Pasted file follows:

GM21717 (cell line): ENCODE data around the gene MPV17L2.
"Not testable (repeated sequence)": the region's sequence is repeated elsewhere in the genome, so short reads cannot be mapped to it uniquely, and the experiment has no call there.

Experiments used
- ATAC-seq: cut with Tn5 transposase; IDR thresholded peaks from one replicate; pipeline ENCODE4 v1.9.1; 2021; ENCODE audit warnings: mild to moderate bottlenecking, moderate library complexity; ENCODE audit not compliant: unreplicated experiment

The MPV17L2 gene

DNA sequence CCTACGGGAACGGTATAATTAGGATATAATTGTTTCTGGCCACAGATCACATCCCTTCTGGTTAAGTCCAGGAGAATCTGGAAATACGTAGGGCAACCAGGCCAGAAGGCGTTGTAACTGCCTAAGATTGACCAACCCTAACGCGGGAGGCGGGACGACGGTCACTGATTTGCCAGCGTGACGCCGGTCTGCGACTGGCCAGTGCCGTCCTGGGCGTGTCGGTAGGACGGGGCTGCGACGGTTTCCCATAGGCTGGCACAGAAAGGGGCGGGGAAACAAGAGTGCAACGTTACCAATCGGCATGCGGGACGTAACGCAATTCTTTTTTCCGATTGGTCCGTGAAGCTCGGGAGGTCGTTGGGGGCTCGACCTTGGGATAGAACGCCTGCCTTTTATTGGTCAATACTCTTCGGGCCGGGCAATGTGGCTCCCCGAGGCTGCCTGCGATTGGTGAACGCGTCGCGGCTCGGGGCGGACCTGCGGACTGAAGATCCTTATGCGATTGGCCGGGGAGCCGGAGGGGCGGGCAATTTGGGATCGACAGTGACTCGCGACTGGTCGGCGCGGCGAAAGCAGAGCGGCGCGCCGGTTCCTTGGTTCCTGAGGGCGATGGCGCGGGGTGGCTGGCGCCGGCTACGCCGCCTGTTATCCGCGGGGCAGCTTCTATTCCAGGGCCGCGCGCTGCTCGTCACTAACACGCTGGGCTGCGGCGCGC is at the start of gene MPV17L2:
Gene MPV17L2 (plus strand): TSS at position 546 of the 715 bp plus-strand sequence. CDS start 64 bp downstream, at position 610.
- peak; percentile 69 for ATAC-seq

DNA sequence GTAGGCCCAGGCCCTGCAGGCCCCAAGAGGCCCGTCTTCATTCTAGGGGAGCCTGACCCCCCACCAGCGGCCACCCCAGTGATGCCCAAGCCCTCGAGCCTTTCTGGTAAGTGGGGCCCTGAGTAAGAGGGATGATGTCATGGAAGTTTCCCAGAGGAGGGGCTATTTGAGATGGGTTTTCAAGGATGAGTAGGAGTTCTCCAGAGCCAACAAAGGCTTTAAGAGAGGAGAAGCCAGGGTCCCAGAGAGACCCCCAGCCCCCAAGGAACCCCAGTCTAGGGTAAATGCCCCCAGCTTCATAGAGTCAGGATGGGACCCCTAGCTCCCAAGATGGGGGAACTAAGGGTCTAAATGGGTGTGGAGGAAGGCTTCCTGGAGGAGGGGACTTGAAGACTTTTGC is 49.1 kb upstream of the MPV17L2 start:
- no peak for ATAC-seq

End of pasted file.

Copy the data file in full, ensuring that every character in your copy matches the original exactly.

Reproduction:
GM21717 (cell line): ENCODE data around the gene MPV17L2.
"Not testable (repeated sequence)": the region's sequence is repeated elsewhere in the genome, so short reads cannot be mapped to it uniquely, and the experiment has no call there.

Experiments used
- ATAC-seq: cut with Tn5 transposase; IDR thresholded peaks from one replicate; pipeline ENCODE4 v1.9.1; 2021; ENCODE audit warnings: mild to moderate bottlenecking, moderate library complexity; ENCODE audit not compliant: unreplicated experiment

The MPV17L2 gene

DNA sequence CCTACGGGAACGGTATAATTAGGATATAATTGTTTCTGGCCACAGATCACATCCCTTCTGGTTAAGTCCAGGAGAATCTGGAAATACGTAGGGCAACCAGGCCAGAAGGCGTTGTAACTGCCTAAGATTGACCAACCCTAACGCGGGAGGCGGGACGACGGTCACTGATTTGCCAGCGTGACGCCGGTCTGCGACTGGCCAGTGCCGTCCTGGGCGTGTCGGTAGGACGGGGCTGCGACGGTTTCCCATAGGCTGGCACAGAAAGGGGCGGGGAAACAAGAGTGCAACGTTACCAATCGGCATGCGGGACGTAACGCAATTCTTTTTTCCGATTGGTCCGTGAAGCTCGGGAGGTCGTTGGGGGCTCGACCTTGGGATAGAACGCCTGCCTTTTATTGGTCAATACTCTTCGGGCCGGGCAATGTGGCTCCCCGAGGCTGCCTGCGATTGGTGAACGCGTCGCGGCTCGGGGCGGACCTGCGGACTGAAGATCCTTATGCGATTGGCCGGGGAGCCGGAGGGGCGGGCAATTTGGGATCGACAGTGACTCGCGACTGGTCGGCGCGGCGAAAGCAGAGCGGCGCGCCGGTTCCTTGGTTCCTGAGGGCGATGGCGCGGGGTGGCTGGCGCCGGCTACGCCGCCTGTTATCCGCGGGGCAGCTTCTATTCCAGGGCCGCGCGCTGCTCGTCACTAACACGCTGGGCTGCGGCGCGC is at the start of gene MPV17L2:
Gene MPV17L2 (plus strand): TSS at position 546 of the 715 bp plus-strand sequence. CDS start 64 bp downstream, at position 610.
- peak; percentile 69 for ATAC-seq

DNA sequence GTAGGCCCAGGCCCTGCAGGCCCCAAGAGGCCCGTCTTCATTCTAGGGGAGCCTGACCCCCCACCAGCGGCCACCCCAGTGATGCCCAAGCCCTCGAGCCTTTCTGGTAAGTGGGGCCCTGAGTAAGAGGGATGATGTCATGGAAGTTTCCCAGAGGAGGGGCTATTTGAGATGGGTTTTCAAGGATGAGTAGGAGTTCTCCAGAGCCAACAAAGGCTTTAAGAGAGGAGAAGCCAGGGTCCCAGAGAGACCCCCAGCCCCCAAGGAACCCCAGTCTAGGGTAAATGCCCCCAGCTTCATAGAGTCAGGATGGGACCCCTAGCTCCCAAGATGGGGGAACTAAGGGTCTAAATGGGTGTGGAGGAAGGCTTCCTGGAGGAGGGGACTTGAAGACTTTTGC is 49.1 kb upstream of the MPV17L2 start:
- no peak for ATAC-seq